It made national news – even the front page of the New York Times in its recap of great stories you might have missed – and it’s right here in Atlanta, not only this spring, but permanently. “It” is the just-opened and newly restored and spectacular cyclorama depicting the Battle of Atlanta. Yes, it’s the same painting many of us saw, perhaps many times, in its former home in Atlanta’s Grant Park. But, please, go see it again because its recent restoration and its new home at Atlanta History Center will make you feel as if you’re seeing it for the very first time. Prepare to be awed. This exhibit is here to stay.
Children’s Museum of Atlanta
Let the kids work off some energy at the Run! Jump! Fly! exhibit. (?? Minnesota Children’s Museum)
The “Run! Jump! Fly! Adventures in Action” exhibit at the Children’s Museum of Atlanta is designed to get children moving by playing and doing things they enjoy. They have the opportunity to try activities such as kung fu, surfing, snowboarding, yoga and horizontal climbing to build strength, coordination, balance and endurance. The exhibit is open through May 27.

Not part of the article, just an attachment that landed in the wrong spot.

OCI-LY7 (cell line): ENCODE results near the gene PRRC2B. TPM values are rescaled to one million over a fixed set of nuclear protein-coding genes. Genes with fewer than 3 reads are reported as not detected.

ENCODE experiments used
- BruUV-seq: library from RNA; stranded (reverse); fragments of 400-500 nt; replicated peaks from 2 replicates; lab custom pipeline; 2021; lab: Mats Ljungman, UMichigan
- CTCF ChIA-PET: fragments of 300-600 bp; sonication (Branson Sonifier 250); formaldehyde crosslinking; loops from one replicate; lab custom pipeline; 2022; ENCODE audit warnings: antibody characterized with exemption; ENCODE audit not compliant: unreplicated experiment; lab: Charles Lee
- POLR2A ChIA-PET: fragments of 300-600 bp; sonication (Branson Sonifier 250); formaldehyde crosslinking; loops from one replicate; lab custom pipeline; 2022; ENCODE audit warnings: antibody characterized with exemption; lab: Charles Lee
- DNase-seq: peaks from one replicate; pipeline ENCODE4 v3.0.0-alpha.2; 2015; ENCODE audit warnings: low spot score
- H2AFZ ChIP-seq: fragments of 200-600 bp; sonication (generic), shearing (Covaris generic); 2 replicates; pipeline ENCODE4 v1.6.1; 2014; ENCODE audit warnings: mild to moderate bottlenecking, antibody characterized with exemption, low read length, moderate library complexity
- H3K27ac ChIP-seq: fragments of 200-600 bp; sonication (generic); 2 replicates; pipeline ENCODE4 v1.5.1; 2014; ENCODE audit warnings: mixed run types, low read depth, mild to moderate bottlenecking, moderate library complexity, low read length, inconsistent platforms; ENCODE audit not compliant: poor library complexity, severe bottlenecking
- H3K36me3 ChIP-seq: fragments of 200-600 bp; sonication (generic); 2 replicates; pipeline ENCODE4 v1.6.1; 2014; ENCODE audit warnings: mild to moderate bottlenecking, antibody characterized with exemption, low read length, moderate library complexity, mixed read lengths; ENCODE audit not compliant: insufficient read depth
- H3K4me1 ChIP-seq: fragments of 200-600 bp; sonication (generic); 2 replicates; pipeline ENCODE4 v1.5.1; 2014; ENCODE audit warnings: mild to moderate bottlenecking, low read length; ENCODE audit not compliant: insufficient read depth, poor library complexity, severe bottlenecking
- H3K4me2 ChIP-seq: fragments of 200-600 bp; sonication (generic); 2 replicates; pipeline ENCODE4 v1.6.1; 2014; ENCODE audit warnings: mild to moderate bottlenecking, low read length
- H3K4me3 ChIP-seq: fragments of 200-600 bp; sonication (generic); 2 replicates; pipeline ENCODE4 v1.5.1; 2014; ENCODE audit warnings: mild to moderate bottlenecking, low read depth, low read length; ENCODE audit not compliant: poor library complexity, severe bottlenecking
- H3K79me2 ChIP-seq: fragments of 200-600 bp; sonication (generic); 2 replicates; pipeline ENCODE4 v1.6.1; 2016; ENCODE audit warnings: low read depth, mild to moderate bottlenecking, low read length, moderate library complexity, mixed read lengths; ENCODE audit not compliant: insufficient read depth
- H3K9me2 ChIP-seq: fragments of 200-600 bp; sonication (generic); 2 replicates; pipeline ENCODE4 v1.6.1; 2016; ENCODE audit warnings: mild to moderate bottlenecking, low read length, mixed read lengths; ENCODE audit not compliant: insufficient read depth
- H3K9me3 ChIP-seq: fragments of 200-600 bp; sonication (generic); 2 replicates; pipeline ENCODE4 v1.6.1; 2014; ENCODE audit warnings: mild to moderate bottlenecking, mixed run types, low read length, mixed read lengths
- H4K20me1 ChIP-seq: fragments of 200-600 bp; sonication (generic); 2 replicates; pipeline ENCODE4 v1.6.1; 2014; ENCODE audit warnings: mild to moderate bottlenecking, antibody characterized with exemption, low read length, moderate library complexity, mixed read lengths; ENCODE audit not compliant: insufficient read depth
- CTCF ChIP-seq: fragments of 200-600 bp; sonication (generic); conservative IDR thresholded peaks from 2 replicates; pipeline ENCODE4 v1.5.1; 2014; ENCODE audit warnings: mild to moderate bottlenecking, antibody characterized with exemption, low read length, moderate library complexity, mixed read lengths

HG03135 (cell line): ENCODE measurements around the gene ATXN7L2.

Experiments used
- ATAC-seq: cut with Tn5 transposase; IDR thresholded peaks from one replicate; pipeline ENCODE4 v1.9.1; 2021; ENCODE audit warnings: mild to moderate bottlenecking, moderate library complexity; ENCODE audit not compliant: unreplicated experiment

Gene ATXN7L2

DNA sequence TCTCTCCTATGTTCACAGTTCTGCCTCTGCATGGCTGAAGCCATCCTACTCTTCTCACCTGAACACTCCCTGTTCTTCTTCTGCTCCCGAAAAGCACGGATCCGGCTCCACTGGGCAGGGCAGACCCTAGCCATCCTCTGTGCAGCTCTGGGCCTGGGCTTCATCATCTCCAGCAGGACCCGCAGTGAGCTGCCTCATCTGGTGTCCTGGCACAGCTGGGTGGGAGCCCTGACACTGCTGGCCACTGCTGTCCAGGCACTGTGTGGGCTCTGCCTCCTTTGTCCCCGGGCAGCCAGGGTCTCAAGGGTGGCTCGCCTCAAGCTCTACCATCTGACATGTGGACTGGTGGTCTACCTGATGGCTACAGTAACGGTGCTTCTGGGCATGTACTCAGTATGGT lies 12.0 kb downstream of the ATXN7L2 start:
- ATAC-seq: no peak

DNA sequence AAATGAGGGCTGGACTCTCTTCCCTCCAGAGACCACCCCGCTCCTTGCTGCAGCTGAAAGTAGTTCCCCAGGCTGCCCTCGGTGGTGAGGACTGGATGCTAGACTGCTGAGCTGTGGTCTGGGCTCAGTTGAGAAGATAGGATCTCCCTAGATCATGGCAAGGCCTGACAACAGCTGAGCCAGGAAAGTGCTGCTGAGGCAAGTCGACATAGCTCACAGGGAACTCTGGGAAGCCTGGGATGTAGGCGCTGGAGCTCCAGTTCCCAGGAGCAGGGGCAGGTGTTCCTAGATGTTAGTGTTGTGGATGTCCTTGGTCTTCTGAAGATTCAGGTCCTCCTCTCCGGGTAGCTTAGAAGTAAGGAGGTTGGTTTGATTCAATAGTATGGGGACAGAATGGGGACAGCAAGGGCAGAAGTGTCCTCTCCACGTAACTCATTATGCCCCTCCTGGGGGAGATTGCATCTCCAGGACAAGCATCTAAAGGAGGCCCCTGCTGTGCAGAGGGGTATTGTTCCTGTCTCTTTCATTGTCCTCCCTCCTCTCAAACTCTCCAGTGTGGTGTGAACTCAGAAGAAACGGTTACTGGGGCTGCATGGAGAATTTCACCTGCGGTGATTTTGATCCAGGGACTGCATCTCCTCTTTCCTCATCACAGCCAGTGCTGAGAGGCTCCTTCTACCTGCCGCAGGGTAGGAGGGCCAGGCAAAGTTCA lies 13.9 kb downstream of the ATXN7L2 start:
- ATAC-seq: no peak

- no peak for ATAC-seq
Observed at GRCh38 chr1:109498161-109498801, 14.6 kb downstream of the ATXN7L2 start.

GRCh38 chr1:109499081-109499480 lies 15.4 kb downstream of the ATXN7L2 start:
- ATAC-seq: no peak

High Museum of Art
Guy Mendes (American, b. 1948), James Son Ford Thomas Leiland MS, 1986, gelatin silver print. Courtesy of the artist and Institute 193 © Guy Mendes
A new exhibit at the High Museum of Art, “Way Out There: The Art of Southern Backroads,” features several artists you’ve probably heard of – Mose Tolliver, Thornton Dial and Howard Finster – as well as some that will be new to you. Inspiration for the exhibit came from an upublished manuscript for a guidebook of Southern self-taught artists by late poet and publisher Jonathan Williams. The exhibit brings the spirit of his book to life through sculptures, paintings and photographs.The photos of Guy Mendes and Roger Manley were taken as Williams road-tripped with the two in the 1980s and 1990s.
This may well be the best exhibit of self-taught art ever; if you have any interest at all in the genre, then don’t miss it. Williams, Mendes and Manley visited artists in nine states and around 74 towns, making fascinating discoveries along the way.